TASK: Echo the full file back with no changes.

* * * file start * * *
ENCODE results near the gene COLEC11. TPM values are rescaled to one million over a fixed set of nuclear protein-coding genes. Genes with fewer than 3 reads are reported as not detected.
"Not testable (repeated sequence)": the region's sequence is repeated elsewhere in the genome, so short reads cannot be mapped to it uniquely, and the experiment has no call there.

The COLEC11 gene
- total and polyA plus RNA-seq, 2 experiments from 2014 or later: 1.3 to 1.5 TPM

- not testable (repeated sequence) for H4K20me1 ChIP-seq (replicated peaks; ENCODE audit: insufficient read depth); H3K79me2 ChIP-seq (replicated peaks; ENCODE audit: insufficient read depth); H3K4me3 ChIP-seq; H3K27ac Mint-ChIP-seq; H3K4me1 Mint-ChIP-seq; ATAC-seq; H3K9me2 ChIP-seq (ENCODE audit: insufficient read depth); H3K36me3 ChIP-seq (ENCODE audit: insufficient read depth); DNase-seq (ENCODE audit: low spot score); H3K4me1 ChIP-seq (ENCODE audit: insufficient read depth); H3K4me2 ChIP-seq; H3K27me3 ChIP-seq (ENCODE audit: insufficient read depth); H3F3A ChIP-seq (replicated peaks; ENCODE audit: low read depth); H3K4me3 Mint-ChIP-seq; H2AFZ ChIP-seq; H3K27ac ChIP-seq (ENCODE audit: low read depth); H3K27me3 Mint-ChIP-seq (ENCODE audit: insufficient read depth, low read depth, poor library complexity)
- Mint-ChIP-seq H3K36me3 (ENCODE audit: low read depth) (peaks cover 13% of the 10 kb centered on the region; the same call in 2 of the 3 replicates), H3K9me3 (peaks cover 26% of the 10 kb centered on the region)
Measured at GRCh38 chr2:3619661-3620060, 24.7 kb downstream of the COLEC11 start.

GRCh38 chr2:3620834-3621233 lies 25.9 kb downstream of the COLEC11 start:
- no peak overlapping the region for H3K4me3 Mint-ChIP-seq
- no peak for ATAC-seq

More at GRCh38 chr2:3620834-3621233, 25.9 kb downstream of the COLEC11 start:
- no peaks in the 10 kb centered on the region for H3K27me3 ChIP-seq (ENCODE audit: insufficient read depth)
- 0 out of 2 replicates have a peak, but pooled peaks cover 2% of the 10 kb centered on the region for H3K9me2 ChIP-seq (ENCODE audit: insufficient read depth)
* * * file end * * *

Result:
ENCODE results near the gene COLEC11. TPM values are rescaled to one million over a fixed set of nuclear protein-coding genes. Genes with fewer than 3 reads are reported as not detected.
"Not testable (repeated sequence)": the region's sequence is repeated elsewhere in the genome, so short reads cannot be mapped to it uniquely, and the experiment has no call there.

The COLEC11 gene
- total and polyA plus RNA-seq, 2 experiments from 2014 or later: 1.3 to 1.5 TPM

- not testable (repeated sequence) for H4K20me1 ChIP-seq (replicated peaks; ENCODE audit: insufficient read depth); H3K79me2 ChIP-seq (replicated peaks; ENCODE audit: insufficient read depth); H3K4me3 ChIP-seq; H3K27ac Mint-ChIP-seq; H3K4me1 Mint-ChIP-seq; ATAC-seq; H3K9me2 ChIP-seq (ENCODE audit: insufficient read depth); H3K36me3 ChIP-seq (ENCODE audit: insufficient read depth); DNase-seq (ENCODE audit: low spot score); H3K4me1 ChIP-seq (ENCODE audit: insufficient read depth); H3K4me2 ChIP-seq; H3K27me3 ChIP-seq (ENCODE audit: insufficient read depth); H3F3A ChIP-seq (replicated peaks; ENCODE audit: low read depth); H3K4me3 Mint-ChIP-seq; H2AFZ ChIP-seq; H3K27ac ChIP-seq (ENCODE audit: low read depth); H3K27me3 Mint-ChIP-seq (ENCODE audit: insufficient read depth, low read depth, poor library complexity)
- Mint-ChIP-seq H3K36me3 (ENCODE audit: low read depth) (peaks cover 13% of the 10 kb centered on the region; the same call in 2 of the 3 replicates), H3K9me3 (peaks cover 26% of the 10 kb centered on the region)
Measured at GRCh38 chr2:3619661-3620060, 24.7 kb downstream of the COLEC11 start.

GRCh38 chr2:3620834-3621233 lies 25.9 kb downstream of the COLEC11 start:
- no peak overlapping the region for H3K4me3 Mint-ChIP-seq
- no peak for ATAC-seq

More at GRCh38 chr2:3620834-3621233, 25.9 kb downstream of the COLEC11 start:
- no peaks in the 10 kb centered on the region for H3K27me3 ChIP-seq (ENCODE audit: insufficient read depth)
- 0 out of 2 replicates have a peak, but pooled peaks cover 2% of the 10 kb centered on the region for H3K9me2 ChIP-seq (ENCODE audit: insufficient read depth)